Michelangelo (the prankster) is shorter, stubbier than the rest and his face is much rounder as though he’s less developed than his brothers (in short, younger [pun intended]). He wears beaded necklaces (with shells) around his neck, much like the Hawaiian lies to exemplify his carefree nature and go-with-the-flow attitude; that the nunchaku are loose and flowy adds to his nature as well. Additionally, Mikey is the most open and conversational, so the fact that his nunchuks require close quarters is a good parallel. There’s a hoody tied around his waist, making him a bit more hip and connected (receptive) to society and the outside world — he emulates human fashion. Additionally, his kneepads scream punk skater.

Then there’s Donatello (the nerd) who is the leanest of the four and has high-tech gadgets across his back and atop his head. He also has glasses taped together to show that his intelligence isn’t necessarily empowering as he’s shy and lacks self-esteem.

In addition, the turtles’ costumes look like they were strewn together from garbage found in the sewer (without looking nasty, mind you). Based on my research, Kelton Cram was the concept artist behind these re-envisioned turtles and all I can say is he is an expert craftsman with a boundless imagination. Cram put more effort and heart into the film than Josh Appelbaum, Andre Nemec, and Evan Daugherty (the three writers).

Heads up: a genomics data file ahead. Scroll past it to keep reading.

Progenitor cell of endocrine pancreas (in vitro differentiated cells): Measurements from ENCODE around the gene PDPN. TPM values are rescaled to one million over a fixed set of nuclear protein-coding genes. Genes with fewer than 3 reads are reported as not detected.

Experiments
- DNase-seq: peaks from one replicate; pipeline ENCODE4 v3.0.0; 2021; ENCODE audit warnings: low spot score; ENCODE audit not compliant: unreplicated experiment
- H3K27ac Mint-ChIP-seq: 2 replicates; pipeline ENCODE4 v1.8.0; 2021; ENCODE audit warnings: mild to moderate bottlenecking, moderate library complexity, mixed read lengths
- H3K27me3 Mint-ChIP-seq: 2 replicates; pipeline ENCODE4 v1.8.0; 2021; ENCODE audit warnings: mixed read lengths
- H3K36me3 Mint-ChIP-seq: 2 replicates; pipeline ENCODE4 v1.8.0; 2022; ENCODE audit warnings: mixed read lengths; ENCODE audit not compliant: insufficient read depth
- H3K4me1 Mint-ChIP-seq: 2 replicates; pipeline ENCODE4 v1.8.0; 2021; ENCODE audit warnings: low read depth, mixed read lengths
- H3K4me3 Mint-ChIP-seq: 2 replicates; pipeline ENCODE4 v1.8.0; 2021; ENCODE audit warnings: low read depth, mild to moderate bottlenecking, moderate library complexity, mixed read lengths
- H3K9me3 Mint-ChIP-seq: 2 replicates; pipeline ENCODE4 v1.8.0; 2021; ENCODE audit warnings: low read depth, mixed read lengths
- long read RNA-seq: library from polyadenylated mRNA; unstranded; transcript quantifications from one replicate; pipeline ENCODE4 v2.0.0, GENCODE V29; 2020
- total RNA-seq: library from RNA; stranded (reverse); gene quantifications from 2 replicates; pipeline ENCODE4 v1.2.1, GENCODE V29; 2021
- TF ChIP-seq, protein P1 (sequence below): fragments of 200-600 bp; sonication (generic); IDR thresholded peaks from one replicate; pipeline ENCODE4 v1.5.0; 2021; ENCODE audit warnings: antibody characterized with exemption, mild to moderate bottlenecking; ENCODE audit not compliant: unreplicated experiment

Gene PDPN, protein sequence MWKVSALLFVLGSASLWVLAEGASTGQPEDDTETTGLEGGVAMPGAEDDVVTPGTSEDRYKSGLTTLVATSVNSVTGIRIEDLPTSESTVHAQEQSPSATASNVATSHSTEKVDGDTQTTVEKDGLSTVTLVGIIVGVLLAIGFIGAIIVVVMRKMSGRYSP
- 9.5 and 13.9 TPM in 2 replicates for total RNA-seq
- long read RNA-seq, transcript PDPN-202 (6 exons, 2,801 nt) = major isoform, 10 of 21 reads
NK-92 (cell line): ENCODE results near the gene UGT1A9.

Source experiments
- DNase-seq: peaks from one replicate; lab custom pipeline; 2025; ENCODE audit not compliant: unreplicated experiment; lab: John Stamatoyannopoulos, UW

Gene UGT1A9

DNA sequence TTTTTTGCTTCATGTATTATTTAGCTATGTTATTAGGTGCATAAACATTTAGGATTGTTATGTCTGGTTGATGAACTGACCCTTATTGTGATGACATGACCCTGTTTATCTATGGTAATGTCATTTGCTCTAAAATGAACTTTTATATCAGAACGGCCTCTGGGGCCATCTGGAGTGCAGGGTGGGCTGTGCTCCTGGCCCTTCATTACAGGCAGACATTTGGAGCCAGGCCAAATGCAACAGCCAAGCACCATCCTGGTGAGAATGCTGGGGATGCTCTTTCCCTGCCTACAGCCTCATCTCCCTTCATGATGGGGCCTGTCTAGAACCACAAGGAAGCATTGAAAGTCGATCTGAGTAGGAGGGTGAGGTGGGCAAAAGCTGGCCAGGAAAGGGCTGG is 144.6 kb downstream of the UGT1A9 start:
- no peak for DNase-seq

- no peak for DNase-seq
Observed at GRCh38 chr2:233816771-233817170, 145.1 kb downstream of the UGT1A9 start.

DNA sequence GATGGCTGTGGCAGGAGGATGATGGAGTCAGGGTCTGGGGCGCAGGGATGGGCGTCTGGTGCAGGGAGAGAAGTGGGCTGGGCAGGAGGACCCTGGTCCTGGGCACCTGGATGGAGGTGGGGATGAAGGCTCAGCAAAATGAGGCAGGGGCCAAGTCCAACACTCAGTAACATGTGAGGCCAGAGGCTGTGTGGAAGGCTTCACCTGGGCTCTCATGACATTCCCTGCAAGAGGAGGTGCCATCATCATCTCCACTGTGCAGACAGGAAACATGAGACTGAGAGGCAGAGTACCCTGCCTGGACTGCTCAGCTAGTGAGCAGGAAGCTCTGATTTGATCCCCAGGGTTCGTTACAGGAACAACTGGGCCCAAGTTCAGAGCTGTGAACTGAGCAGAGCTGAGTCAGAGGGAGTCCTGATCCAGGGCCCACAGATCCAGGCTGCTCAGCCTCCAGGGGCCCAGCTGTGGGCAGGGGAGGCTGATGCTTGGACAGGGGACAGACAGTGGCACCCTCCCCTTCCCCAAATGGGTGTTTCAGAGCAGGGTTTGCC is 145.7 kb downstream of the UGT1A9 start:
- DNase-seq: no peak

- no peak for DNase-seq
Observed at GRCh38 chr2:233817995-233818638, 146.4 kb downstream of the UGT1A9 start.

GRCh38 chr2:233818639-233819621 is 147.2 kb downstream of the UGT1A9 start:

The Writing and Theme of Family

The script better serves a novel than a screenplay as we’re told much more than we’re shown. We seldom see the turtles bonding or playing together or acting like family. We’re told the turtles’ calling card is the Japanese symbol for family, but we don’t see it. Splinter talks about raising the turtles as his sons… but we’re shown that he’s more of a sensei than a father. Then, there’s April O’Neil and her bond with her father… another thing we’re told, not shown.

All this talking vs showing is the main problem with the script, because it has to explain the turtles instead of showing them. They convolute the origin to make them engineered for greatness instead of heroes of happenstance (much like The Amazing Spider-Man before it). Changing the origin is fine, but when you spend the majority of the running time on humans trying to explain the serendipity of lazy writing, you have a problem. The turtles become featured, not the focus.